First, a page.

[QODLink]
Inside Story
The Emir & the Colonel: Qatar's role in Libya
Qatar's intervention in Libya may have helped cement its role as a world player, but has it been overly ambitious?
Last Modified: 04 Sep 2011 09:42

Calling themselves the 'Friends of Libya,' 63 world leaders met in Paris on Thursday to discuss the country's future.

Among them, the Emir of Qatar, Sheikh Hamad bin Khalifa al-Thani. Al-Thani admits that Muammar Gaddafi could not have been toppled without NATO, but he did point out the Arab League could have done more.

Qatar was the first Arab nation to support the allied forces and send its jets into Libya; a move praised by Western leaders who said the intervention was a turning point for the region.

But as the Gulf emirate works to cement its role as a world player, is it being overly ambitious and what might the potential dangers be?

Inside Story, with presenter Teymoor Nabili, discusses with guests: Jassim Sultan, a Qatari historian; Mansoor Alarayedh, the chairman of the Gulf Council for Foreign Relations; and David Roberts, the deputy director of the Royal United Services Institute in Qatar.

Source:
Al Jazeera
Topics in this article
People
Country
City
Organisation
Featured on Al Jazeera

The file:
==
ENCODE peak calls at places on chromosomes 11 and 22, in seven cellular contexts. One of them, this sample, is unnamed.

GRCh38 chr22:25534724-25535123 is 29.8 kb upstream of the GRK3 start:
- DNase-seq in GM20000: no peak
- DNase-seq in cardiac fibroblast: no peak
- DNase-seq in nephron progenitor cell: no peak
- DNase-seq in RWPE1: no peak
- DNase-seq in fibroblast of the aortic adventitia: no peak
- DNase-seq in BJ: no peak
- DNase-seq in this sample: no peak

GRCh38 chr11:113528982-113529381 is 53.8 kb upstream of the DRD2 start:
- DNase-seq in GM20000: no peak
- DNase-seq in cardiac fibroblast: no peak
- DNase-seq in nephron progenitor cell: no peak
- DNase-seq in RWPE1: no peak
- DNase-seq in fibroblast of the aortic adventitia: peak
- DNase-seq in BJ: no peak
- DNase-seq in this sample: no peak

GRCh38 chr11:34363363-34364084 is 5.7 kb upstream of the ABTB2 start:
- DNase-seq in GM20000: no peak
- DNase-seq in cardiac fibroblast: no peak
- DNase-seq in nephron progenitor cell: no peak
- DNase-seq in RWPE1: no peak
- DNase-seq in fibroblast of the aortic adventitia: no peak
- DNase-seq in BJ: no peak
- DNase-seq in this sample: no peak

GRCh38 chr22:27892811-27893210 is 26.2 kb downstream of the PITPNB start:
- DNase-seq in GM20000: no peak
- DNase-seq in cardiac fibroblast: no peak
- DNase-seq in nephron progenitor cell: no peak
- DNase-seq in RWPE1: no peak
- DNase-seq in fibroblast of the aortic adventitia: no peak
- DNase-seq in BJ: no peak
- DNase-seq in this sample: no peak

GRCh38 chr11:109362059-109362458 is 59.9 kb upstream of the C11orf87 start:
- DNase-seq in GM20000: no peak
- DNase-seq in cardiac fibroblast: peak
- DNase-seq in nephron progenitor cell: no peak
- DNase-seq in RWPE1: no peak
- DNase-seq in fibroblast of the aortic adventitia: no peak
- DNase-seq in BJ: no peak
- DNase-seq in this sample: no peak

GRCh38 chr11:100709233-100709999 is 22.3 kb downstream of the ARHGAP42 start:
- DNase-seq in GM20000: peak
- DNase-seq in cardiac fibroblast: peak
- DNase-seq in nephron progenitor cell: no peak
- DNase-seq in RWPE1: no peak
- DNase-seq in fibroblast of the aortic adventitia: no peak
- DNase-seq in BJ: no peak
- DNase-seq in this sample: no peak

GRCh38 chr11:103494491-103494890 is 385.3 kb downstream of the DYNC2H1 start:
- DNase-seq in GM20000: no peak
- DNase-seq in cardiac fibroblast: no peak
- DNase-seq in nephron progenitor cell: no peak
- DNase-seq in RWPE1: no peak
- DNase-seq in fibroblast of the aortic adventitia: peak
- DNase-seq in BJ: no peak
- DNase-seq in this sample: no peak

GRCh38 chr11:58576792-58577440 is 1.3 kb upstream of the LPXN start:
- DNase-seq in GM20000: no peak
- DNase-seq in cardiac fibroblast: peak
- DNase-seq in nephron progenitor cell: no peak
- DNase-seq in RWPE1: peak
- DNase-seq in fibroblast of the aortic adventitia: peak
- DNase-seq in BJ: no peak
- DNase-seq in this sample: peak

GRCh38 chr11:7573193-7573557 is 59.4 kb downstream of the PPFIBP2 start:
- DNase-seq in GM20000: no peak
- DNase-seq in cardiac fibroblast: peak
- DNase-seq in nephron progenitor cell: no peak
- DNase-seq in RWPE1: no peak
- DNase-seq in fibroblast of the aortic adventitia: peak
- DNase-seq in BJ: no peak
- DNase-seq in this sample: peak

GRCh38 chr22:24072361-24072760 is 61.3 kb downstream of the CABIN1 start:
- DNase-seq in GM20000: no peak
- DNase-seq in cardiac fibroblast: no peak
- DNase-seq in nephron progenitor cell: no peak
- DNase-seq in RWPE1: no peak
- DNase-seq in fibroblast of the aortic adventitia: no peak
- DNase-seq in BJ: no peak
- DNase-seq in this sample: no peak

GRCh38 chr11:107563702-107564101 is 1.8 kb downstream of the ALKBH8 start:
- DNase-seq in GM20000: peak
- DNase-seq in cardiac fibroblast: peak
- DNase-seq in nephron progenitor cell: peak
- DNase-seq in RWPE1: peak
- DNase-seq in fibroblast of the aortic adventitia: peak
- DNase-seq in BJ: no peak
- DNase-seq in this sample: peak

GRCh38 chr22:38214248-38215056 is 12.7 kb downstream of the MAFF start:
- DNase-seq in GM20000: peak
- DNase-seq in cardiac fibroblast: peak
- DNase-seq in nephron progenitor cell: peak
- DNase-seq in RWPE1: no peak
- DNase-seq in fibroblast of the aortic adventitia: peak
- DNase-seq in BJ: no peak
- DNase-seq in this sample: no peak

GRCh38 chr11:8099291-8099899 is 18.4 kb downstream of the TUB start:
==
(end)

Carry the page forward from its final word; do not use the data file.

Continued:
Muslim volunteers face questioning and threat of arrest, while aid has been disrupted or blocked, charities say.
Six months on, outrage and sorrow over the mass schoolgirl abduction has disappeared - except for families in Nigeria.
ISIL combatants seeking an 'exit strategy' from Mideast conflict need positive reinforcement back home, analysts say.
European nation hit by a wave of Islamophobia as many young fighters join ISIL in Syria and Iraq.
Featured
Lack of child protection laws means abandoned and orphaned kids rely heavily on the care of strangers.
At least 25 tax collectors have been killed since 2012 in Mogadishu, a city awash in weapons and abject poverty.
Since she was 16-years-old, Scottish Nationalist Party's Sturgeon has strove for independence from the UK.
Armed group's ransom success with German hostages marks a re-emergence, as authorities investigate ISIL links.
Western nations are moving into the resource-rich country after decades of disinterest, challenging China's interests.